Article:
11. Someday My Prince Will Come is very popular but since it is a Disney song many of us jazz 'cats' don't feel it is a hip tune i.e. it is somewhat corny. The Coltrane version of My Favorite Things is known as one of the his biggest recordings and always rated very high in jazz ratio station polls. So while My Favorite Things wouldn't be considered hip either after Coltrane did it, it became the standard waltz tune many jazz players would play.
  12. There is nothing like watching a movie in a theater. Now I didn't watch them where they were released (hey, I'm only in my 40s!), but since I live near Hollywood there were (about 20 years ago), at least 2 - 3 rival theaters that would show the classic movies. So I was able to see movies like Casablanca, The Big Sleep, and many of classic movies on the big screen. Nothing like sitting near the front and seeing Bogie 20 feel tall! Also, while the theater wouldn't be pack, it would have about 30 or so people and it is fun to watch a movie with others to see how everyone react
  13. This is a great question. I'm 'middle aged' (late 40s), so I didn't grow up with these movies. When I was around 22 I had to move back in with mom and her new boyfriend. He liked Bogie a lot and since he controled the remote and I didn't have any money to go out I watched what my mom and him watched. I saw the classic Bogie films and the Maltese Falcon and the Big Sleep really had an impact on me. So when I moved out I found out more about these movies. Around the same time I changed from a rock guitar to a jazz player (since rock blues was too simple to play), and learned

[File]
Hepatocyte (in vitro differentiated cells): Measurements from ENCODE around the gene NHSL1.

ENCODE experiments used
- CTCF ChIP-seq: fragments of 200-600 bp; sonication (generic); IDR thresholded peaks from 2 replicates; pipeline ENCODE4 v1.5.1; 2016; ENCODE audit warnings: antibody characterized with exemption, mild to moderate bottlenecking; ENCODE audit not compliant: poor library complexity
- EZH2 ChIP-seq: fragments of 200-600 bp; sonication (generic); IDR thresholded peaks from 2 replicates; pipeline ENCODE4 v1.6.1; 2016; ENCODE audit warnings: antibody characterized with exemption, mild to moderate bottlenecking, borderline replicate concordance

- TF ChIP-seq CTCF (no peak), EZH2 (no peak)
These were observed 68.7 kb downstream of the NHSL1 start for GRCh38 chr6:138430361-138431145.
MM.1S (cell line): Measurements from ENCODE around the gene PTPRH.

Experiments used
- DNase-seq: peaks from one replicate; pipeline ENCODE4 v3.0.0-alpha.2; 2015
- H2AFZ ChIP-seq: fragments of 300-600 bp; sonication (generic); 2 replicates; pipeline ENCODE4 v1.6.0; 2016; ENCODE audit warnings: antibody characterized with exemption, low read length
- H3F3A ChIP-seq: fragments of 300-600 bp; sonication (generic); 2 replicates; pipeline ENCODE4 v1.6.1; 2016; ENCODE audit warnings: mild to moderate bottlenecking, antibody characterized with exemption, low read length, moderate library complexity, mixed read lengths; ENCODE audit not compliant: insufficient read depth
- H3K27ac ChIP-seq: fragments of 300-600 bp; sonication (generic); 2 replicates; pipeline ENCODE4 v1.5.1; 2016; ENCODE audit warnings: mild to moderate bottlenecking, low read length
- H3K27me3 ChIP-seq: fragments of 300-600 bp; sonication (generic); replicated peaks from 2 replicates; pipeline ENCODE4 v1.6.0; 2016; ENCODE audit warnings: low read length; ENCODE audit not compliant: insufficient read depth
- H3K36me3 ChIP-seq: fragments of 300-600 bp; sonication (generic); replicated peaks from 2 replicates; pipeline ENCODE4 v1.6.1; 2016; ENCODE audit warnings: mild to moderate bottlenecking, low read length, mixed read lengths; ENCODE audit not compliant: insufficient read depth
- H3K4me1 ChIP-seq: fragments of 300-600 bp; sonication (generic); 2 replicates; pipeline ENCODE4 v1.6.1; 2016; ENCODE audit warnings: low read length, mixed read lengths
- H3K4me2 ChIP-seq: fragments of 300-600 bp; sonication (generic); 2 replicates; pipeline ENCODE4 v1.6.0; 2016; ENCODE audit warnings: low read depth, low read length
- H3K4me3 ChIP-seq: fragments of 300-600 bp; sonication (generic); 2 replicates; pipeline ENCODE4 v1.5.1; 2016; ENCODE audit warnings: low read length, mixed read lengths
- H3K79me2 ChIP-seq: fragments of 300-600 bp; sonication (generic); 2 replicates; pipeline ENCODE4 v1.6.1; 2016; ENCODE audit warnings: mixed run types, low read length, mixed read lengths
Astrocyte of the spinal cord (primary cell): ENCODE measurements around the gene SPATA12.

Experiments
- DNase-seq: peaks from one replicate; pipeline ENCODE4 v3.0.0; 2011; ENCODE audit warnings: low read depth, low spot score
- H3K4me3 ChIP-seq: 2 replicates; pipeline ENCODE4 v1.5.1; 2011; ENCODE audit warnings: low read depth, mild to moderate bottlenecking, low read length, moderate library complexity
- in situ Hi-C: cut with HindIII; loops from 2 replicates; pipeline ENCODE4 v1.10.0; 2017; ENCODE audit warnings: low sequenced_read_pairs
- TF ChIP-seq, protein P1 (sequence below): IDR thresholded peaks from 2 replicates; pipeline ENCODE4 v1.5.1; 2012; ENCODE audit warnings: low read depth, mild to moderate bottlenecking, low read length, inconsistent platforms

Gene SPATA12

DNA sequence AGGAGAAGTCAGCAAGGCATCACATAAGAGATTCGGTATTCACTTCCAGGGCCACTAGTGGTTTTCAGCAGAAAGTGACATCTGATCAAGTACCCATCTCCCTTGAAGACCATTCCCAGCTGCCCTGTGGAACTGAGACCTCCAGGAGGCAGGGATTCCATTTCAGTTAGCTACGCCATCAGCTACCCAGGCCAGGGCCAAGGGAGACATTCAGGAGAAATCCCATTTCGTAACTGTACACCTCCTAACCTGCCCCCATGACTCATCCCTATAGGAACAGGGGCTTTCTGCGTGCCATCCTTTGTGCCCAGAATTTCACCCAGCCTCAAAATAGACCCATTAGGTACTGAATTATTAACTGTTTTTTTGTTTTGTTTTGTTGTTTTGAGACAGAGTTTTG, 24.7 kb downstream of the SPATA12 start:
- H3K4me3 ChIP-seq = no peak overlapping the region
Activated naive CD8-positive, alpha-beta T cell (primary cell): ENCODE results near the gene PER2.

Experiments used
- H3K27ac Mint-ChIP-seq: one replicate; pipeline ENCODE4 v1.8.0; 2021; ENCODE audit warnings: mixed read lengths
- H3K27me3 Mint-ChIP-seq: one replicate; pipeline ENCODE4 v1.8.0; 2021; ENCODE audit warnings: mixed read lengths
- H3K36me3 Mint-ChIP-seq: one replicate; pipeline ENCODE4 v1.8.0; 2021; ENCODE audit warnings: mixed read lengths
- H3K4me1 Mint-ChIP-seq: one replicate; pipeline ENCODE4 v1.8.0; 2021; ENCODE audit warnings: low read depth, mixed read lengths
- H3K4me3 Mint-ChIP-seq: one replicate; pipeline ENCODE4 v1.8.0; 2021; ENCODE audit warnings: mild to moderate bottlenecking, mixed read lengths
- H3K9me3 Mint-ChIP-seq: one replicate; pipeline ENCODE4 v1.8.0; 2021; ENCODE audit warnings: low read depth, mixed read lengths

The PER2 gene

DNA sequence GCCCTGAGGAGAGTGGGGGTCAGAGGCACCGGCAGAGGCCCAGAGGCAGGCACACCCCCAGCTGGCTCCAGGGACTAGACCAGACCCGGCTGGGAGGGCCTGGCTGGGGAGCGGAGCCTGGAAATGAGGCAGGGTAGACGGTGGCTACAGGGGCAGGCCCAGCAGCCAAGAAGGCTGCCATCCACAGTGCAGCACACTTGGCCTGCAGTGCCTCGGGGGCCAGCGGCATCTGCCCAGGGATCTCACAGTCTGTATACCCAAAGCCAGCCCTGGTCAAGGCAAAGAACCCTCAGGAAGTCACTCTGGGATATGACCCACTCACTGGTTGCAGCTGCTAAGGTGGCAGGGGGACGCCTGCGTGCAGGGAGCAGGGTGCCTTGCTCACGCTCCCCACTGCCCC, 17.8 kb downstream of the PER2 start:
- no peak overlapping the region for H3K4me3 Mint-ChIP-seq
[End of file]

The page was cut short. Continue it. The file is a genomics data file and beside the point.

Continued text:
14. I felt some sympathy for the guy since he wasn't bad at heart (the script made this very clear from his childhood and in scenes after that), but the gal was bad from the start (e.g. the hint that she had killed a man prior to even meeting him). So while he was 'gun crazy' she was 'kill crazy'. Of course he was weak to allow a femme fatale to influence his behavior. Only a very weak man allows sex to drive his behavior (hey that is over half of the male population ha ha!).